Chancellor steps down
16 March 2017
Professor Sir Martin Evans, FRS and Nobel prize winner is to step down as Chancellor of Cardiff University, following eight years in the role.
Sir Martin announced his decision at the University’s annual general meeting (known as Court) today (16 March 2017) having formally advised Council.
Sir Martin will remain part of the University as Emeritus Professor, an honorary title, recognising distinguished academic service.
Sir Martin was inaugurated as Chancellor (then known as President) in 2009 and took up a second term of office in 2014.
The Chancellor is the most senior of the University’s honorary officers, it is a ceremonial role, chairing Court and presiding at graduation ceremonies.
Professor Stuart Palmer, Chair of Council said: “I would like to take this opportunity to put on record our immense thanks to Sir Martin...”
'I have shared in the pride of all of our new graduates'
Sir Martin said: “Holding the role of Chancellor of this institution has been an honour and a privilege which I have greatly enjoyed...”
“Each year I have shared in the pride of all of our new graduates who join over 145,000 alumni in more than 180 countries around the world.”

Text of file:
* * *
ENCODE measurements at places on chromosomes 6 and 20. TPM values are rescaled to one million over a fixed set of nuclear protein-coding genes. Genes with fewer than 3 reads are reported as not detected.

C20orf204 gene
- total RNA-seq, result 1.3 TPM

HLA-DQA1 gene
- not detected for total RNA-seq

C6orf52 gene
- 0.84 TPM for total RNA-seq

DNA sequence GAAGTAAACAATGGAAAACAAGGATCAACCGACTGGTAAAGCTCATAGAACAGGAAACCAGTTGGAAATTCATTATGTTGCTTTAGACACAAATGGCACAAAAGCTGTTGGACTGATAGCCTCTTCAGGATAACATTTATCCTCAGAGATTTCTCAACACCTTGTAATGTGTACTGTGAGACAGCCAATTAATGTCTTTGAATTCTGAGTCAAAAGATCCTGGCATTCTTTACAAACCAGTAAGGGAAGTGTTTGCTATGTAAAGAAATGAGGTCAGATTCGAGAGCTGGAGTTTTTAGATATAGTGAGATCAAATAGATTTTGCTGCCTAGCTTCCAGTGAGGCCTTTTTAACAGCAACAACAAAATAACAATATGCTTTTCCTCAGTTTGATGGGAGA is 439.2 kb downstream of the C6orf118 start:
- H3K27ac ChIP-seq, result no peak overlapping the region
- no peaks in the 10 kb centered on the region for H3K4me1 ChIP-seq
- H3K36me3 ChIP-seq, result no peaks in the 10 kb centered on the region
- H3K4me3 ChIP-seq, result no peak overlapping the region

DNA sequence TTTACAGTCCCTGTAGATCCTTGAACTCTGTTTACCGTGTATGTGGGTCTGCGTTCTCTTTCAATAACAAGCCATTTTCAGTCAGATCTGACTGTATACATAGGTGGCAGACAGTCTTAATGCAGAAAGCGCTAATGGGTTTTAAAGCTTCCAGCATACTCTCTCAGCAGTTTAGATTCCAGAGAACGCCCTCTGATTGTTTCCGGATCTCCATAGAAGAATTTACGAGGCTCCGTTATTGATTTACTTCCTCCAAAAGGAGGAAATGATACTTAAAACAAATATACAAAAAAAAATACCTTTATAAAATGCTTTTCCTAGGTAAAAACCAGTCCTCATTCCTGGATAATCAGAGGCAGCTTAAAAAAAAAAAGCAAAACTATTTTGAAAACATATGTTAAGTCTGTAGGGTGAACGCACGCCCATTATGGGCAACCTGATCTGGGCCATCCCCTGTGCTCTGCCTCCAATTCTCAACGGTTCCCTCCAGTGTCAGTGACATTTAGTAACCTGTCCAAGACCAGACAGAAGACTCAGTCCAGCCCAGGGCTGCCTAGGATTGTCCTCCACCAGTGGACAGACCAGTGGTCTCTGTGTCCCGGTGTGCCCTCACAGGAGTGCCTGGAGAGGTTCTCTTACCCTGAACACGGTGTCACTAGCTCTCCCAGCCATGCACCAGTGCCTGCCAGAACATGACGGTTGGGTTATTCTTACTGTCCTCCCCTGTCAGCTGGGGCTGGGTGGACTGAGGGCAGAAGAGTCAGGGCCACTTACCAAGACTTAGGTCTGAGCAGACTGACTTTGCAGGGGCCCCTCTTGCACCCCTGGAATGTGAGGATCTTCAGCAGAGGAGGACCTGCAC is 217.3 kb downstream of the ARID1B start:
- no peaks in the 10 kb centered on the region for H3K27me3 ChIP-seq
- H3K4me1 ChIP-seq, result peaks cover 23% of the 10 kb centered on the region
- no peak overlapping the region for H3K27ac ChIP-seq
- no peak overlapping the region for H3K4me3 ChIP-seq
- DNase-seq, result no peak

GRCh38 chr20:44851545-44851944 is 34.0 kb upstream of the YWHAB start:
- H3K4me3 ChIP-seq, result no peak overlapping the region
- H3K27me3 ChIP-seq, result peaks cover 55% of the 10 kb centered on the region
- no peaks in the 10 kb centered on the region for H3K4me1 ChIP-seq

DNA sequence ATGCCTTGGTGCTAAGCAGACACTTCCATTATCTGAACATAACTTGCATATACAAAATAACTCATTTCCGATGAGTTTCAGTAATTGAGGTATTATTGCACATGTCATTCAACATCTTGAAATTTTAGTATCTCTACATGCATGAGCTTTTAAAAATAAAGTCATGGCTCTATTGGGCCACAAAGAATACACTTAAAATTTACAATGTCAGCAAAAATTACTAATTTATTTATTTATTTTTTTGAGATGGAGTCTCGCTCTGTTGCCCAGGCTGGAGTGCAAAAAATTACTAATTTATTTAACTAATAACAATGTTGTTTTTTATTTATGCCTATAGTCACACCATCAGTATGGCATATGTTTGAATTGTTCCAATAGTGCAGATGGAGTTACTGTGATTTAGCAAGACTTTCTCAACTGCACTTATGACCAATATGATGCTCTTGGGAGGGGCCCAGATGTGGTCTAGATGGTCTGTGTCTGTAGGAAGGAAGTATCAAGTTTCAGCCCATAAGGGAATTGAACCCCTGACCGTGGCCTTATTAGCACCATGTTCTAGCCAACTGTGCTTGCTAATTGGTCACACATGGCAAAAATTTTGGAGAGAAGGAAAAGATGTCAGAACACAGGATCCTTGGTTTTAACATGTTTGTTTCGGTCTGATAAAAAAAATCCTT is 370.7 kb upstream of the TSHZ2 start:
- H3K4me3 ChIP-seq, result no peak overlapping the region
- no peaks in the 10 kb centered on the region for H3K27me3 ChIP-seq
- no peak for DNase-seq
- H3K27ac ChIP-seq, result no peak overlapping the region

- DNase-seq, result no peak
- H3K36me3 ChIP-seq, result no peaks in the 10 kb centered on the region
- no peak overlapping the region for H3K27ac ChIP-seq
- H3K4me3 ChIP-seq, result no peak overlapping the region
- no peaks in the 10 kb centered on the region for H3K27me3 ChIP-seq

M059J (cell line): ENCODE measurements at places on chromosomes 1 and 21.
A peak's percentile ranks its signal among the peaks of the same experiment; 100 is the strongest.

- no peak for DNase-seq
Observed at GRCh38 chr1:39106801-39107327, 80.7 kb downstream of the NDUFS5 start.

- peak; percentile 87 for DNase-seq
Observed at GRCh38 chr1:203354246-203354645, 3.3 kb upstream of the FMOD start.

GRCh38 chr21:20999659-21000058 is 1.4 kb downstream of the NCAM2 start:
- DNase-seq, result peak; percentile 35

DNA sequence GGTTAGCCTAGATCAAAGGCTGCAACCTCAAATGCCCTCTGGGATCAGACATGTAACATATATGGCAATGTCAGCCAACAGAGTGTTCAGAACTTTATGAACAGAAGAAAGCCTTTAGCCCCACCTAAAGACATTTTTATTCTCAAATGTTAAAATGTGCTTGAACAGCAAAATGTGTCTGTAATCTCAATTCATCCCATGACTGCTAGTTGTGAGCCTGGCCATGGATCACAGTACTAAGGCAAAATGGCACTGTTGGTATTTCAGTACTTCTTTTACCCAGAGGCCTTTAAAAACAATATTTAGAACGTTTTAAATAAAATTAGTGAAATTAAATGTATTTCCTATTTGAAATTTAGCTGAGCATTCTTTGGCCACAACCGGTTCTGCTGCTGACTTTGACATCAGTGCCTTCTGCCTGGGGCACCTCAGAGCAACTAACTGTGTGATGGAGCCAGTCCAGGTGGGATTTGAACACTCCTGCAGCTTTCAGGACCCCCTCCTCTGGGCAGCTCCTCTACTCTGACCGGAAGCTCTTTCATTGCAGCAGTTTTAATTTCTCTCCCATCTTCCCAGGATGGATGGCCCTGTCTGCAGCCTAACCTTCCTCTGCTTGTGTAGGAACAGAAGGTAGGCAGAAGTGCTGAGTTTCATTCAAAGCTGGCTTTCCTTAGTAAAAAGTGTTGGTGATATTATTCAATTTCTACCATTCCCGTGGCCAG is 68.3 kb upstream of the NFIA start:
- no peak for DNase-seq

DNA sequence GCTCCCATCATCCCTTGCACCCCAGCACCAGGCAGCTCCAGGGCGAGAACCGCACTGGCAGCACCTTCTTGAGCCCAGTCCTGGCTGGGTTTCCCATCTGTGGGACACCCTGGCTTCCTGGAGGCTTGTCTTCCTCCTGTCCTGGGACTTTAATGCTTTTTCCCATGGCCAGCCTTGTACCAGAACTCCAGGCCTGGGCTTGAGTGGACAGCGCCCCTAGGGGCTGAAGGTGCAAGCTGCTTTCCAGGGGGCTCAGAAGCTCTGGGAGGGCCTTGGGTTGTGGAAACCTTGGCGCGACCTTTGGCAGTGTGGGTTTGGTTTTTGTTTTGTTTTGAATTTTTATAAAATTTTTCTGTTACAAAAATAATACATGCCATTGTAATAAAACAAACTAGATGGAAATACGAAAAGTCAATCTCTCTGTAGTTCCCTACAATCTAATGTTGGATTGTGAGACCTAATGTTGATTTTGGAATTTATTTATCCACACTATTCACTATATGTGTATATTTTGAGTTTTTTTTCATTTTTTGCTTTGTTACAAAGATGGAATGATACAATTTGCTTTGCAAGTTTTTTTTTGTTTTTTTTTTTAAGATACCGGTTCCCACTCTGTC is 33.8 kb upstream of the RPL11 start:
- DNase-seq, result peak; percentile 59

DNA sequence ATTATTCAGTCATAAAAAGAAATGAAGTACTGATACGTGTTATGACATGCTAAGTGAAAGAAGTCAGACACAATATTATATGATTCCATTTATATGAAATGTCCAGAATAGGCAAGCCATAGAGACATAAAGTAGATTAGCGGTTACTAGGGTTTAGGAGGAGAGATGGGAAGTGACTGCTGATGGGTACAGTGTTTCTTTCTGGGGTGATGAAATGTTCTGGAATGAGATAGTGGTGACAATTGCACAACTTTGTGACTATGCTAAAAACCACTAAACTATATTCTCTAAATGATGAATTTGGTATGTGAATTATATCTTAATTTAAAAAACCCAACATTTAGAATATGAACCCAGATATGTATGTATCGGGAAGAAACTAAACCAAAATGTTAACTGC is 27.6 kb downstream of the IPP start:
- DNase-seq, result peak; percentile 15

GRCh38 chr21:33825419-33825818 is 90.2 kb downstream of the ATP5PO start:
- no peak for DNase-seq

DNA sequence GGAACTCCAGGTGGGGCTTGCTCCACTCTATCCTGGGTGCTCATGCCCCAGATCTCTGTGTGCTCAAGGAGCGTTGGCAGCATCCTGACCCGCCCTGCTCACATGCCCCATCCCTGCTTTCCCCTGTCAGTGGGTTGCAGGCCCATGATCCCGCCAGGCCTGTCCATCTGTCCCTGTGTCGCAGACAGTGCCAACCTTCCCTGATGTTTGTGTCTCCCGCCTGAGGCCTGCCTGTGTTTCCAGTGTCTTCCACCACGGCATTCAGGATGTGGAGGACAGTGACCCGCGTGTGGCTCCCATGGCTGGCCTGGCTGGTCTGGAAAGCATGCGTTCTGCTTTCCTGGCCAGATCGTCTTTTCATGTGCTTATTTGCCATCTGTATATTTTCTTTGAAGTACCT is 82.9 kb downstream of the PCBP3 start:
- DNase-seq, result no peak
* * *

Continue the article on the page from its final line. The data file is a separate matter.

Sir Martin moved from Cambridge University in 1999 to lead the newly formed School of Biosciences in Cardiff University. He won the Nobel Prize for Medicine in 2007 - the most prestigious honour in world science - for “a series of ground-breaking discoveries concerning embryonic stem cells and DNA recombination in mammals.” In 2013 the University named the School of Bioscience building in his honour.
'Immense contribution to science'
Professor Colin Riordan said: “Professor Sir Martin Evans holds, to date, the only Nobel Prize to have been won by a scientist working in Wales and this is a matter of immeasurable pride for the University...”
Sir Martin was the first scientist to identify embryonic stem cells, which can be adapted for a wide variety of medical purposes. His discoveries are now being applied in virtually all areas of biomedicine – from basic research to the development of new therapies. Sir Martin is heralded worldwide as "the grandfather of stem cell research" and named as one of "ten Britons who have shaped our world."
The process to set up a nominations committee to appoint the next Chancellor will commence in due course. The committee is led by the Chair of Council with membership from both Council and Court.